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U.S. Government, California Merge Timelines for Auto Standards

(Reuters) – U.S. federal government and California regulators will coordinate announcements of proposed fuel economy and emissions requirements for 2017-2025, the agencies said on Monday.

California will now release its fuel economy and greenhouse gas emission standards for 2017-2025 model year cars and light-duty trucks simultaneously with the Environmental Protection Agency and the Transportation Department by September 1.

The California Air Resources Board had planned to issue its new standards by March, while the federal government had said it would release its standards by the end of September.

“Today’s announcement is a big step forward, but it is only the beginning,” said Transportation Secretary Ray LaHood.

By working together, LaHood said the agencies will be able to set a standard that “works for automakers across the country.”

Automakers, represented by the Alliance of Automobile Manufacturers, are pleased with the coordinated arrangement, said Gloria Bergquist, vice president of the alliance.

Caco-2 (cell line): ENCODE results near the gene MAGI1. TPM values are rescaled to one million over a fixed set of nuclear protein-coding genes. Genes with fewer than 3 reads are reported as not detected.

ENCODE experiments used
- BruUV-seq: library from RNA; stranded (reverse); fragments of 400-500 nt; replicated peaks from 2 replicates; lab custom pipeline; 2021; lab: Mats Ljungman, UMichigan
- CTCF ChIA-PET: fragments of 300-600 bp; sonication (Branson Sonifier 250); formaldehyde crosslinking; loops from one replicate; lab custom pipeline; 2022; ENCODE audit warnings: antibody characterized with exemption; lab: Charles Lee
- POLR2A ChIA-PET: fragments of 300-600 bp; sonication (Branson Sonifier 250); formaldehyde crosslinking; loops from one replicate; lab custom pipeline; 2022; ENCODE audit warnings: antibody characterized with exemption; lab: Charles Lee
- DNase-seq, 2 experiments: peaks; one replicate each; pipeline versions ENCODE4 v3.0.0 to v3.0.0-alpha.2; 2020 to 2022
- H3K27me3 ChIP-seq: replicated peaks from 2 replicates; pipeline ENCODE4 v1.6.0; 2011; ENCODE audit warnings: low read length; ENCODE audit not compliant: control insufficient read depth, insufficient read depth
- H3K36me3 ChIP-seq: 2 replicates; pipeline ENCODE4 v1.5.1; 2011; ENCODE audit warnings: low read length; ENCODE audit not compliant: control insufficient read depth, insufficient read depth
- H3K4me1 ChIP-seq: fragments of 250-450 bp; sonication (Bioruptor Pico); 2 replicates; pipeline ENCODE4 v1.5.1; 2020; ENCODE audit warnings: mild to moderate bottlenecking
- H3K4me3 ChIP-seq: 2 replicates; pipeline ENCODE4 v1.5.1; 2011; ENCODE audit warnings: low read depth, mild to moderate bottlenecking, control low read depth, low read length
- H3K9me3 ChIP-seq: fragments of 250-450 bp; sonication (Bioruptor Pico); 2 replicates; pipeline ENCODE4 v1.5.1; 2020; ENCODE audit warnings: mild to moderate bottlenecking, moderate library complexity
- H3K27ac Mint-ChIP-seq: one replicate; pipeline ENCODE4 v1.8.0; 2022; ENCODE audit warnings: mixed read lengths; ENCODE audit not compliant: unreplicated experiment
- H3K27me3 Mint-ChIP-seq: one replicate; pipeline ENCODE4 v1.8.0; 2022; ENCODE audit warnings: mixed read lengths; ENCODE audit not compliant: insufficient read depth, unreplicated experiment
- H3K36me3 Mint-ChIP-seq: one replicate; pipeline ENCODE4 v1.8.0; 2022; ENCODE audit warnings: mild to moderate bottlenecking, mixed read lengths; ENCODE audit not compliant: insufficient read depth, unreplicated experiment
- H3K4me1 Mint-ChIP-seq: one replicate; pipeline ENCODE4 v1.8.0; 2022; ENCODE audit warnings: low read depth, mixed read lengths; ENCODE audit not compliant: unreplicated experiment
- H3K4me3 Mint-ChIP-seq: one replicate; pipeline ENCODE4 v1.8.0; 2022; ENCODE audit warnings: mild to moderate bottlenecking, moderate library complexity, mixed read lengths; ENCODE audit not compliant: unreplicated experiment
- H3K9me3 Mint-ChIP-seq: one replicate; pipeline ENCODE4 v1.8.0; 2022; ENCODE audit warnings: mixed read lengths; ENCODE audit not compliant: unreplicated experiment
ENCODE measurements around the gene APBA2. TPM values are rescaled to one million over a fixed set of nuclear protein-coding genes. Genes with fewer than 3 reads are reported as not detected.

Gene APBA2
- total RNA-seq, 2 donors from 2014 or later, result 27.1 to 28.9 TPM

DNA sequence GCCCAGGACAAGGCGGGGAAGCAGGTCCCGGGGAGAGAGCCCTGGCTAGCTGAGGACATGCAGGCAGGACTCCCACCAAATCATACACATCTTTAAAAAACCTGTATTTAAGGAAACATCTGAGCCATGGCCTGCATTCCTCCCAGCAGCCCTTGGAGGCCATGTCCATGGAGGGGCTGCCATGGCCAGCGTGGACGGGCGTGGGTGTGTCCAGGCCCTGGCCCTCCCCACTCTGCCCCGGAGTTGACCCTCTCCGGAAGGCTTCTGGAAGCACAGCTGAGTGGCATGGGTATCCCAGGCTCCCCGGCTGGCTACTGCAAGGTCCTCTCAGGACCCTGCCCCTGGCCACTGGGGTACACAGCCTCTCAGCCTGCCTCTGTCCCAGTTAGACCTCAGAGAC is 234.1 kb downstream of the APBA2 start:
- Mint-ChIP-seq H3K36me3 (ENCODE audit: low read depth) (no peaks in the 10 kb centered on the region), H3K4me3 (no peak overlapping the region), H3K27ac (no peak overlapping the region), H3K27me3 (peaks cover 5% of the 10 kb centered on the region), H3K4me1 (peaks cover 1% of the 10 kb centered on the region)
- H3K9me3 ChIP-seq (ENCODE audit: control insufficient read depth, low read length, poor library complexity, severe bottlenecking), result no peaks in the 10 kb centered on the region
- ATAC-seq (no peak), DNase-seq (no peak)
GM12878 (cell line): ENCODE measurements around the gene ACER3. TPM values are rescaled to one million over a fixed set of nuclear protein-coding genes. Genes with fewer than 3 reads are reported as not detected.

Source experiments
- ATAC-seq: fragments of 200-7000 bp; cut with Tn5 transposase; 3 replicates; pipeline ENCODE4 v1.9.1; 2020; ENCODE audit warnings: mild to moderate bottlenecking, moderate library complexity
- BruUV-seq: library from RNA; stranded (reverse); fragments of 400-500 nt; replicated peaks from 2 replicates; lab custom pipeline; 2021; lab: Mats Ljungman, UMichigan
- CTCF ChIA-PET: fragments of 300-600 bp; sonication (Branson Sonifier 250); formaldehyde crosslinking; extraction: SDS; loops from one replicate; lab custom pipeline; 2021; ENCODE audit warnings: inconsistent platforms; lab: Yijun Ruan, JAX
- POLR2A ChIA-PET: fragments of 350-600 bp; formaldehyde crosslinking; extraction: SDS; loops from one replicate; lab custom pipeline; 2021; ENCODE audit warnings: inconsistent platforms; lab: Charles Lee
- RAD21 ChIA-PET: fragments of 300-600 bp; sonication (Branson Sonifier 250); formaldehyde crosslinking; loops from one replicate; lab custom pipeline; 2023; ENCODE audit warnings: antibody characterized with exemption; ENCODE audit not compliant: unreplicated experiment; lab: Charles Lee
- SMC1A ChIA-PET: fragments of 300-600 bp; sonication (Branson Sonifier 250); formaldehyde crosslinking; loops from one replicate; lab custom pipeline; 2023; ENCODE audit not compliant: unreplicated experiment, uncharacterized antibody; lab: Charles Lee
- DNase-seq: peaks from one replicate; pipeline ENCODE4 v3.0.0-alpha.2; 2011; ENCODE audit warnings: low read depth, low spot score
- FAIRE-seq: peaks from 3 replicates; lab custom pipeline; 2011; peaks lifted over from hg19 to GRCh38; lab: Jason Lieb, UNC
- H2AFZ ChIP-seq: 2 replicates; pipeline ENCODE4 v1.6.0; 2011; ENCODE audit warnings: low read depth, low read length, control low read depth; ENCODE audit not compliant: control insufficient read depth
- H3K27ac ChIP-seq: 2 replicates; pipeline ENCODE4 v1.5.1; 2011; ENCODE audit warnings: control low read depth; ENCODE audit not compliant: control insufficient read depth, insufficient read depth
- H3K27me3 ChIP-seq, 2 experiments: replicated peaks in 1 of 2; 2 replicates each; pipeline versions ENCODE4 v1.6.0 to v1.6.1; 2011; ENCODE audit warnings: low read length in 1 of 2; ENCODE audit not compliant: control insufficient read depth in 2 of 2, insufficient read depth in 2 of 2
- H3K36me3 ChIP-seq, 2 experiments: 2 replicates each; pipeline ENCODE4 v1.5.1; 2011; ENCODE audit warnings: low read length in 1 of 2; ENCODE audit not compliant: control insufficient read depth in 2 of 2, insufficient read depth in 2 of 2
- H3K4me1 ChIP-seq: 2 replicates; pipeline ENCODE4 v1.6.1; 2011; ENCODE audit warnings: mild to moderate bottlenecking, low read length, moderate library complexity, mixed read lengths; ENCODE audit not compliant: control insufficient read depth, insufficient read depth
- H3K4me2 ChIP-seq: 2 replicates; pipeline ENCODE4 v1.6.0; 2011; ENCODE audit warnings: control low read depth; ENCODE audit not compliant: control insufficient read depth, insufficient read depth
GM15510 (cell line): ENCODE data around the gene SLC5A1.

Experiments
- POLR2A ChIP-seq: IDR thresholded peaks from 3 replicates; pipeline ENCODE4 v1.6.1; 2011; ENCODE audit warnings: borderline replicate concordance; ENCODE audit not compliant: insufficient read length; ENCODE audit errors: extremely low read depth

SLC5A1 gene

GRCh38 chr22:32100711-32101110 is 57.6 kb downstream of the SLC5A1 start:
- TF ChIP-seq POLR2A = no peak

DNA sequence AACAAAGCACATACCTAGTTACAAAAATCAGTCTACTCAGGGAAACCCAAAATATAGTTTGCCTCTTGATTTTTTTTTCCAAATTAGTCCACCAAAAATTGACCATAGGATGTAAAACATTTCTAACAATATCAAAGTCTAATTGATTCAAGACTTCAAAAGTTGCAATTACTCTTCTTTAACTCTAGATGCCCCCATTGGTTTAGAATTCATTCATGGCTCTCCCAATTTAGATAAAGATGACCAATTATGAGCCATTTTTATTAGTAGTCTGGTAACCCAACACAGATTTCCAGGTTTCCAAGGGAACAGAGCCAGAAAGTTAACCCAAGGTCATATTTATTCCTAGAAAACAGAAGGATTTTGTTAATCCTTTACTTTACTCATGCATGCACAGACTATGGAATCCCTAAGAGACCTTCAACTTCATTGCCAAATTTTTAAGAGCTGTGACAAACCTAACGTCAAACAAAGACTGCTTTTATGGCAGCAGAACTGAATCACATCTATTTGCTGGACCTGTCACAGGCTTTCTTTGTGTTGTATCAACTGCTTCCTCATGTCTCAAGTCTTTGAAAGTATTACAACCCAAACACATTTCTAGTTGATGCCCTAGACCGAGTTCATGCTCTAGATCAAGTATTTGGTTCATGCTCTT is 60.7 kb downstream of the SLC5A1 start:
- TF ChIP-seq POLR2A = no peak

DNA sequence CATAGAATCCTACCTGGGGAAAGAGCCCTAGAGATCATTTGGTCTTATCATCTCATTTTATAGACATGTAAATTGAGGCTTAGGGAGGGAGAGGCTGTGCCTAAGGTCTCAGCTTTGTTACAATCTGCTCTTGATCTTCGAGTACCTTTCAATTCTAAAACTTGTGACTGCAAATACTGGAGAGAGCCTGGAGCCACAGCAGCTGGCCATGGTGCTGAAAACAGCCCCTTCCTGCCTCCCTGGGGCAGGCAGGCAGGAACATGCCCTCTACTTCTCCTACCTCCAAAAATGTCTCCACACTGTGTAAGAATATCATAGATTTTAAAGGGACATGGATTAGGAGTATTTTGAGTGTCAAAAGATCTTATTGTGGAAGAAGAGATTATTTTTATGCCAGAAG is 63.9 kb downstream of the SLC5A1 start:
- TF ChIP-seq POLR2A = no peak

The coordination makes planning easier for automakers who must make product decisions years in advance of production, the alliance has said.

“Only the federal government can balance nationwide the need to reduce oil consumption and emissions with the preservation of a vital manufacturing sector that is a cornerstone of a productive national economy,” said the alliance statement.

By 2016, U.S. average fuel economy is set to reach 35.5 miles per gallon. In the most recent year measured by the EPA, the U.S. average fuel economy was 22.5 mpg, up 3.1 mpg from six years earlier, the EPA said in November.

California can set its own vehicle emissions standards with federal approval and it received the go-ahead to do so from the Obama administration. But when the federal government announced a national vehicle fuel economy and emissions-cutting plan that was strong like California’s, the state agreed to harmonize its rules.

Article by Ayesha Rascoe and Bernie Woodall; Edited by Lisa Shumaker and Sofina Mirza-Reid; appearing courtesy Reuters.